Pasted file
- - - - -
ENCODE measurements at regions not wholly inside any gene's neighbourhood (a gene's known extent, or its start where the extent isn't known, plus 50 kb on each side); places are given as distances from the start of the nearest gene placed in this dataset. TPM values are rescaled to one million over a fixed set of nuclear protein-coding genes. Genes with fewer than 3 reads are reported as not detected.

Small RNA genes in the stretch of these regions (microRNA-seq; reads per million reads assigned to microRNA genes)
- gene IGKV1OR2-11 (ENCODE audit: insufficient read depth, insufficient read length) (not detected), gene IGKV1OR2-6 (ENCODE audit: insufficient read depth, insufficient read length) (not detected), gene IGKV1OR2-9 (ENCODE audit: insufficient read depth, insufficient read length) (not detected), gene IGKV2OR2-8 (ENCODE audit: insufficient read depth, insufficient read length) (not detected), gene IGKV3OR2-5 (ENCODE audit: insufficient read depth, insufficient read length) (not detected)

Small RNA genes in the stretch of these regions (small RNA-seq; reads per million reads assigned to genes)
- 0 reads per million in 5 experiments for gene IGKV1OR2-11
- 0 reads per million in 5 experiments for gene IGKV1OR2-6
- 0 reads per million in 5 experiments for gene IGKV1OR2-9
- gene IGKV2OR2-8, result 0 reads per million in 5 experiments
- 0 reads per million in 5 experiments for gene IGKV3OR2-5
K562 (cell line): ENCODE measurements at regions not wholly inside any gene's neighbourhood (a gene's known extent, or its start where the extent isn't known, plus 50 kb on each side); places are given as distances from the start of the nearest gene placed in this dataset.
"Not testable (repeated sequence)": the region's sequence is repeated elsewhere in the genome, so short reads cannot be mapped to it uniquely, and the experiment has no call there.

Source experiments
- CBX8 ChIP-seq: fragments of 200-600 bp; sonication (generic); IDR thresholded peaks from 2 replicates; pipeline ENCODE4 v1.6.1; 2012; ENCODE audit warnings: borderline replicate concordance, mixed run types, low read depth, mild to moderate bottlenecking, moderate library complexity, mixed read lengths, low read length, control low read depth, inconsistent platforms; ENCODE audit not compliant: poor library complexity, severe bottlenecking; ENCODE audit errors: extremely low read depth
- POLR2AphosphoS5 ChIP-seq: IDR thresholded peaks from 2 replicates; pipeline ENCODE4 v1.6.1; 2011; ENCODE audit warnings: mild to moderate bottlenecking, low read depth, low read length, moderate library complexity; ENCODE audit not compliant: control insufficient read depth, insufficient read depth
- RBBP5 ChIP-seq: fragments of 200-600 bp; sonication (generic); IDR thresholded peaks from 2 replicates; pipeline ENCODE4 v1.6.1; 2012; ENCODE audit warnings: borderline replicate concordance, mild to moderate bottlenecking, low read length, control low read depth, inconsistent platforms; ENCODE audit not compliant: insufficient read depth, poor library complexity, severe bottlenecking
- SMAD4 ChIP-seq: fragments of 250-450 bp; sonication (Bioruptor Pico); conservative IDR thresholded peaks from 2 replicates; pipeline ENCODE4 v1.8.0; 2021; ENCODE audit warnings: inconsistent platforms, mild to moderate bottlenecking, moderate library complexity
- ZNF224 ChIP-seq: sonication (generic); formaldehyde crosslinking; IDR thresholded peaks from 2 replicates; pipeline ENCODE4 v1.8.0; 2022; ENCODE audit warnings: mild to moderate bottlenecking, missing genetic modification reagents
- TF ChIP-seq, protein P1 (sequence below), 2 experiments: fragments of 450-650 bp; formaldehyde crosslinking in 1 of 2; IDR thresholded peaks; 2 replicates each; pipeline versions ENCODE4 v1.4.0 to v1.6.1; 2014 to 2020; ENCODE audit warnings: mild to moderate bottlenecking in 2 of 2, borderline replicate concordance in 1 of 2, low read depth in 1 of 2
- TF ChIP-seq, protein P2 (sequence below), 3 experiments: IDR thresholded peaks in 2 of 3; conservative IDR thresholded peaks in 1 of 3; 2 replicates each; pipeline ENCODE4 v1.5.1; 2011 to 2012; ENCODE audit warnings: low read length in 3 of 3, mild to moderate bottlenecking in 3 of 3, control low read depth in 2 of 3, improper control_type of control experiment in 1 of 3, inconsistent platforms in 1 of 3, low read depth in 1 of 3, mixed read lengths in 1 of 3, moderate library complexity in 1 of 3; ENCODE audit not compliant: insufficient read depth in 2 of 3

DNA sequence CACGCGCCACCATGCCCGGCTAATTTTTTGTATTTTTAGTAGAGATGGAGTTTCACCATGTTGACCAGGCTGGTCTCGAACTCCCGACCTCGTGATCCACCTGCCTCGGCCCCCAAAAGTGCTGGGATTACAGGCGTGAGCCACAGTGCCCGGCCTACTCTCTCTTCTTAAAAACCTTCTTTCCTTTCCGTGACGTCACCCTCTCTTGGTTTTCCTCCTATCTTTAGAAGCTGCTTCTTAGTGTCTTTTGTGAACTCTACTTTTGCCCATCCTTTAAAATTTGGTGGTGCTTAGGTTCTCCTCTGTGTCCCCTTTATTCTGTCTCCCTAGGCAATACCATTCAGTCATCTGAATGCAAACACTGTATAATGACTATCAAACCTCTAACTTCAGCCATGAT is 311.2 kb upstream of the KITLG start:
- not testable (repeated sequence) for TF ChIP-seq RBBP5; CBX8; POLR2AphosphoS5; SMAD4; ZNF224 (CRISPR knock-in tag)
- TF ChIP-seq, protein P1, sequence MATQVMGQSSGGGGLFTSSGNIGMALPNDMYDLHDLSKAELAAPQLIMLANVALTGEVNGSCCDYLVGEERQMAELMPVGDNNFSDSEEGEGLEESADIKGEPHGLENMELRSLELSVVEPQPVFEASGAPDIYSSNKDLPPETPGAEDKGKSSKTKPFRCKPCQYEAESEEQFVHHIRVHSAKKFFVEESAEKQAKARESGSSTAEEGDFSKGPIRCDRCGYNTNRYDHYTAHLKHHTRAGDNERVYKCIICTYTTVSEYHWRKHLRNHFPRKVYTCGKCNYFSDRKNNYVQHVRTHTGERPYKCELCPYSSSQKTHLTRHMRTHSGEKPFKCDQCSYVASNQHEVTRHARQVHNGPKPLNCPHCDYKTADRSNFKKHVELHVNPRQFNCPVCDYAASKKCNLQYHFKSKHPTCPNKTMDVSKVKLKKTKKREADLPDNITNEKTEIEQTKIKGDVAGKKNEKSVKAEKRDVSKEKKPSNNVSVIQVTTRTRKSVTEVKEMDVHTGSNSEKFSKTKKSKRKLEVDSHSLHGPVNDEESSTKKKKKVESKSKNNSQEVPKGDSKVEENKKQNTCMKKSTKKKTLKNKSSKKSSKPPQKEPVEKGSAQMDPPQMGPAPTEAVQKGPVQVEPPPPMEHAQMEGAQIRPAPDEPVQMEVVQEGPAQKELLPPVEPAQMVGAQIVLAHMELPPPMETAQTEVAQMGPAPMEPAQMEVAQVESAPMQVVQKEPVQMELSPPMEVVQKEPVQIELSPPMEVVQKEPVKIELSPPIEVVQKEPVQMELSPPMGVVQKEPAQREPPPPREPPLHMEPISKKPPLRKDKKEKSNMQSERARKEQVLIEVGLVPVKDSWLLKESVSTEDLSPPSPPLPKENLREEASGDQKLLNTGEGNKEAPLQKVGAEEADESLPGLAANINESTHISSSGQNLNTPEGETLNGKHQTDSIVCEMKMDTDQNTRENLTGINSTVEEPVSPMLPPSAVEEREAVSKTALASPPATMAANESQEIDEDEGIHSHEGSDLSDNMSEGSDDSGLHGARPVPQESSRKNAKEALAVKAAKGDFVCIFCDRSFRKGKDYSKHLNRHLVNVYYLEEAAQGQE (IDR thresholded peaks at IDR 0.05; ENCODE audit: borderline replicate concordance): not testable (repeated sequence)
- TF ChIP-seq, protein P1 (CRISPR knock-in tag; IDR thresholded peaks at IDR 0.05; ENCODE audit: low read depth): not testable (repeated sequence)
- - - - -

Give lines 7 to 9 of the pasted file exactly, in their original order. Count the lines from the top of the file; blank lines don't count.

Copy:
- 0 reads per million in 5 experiments for gene IGKV1OR2-9
- gene IGKV2OR2-8, result 0 reads per million in 5 experiments
- 0 reads per million in 5 experiments for gene IGKV3OR2-5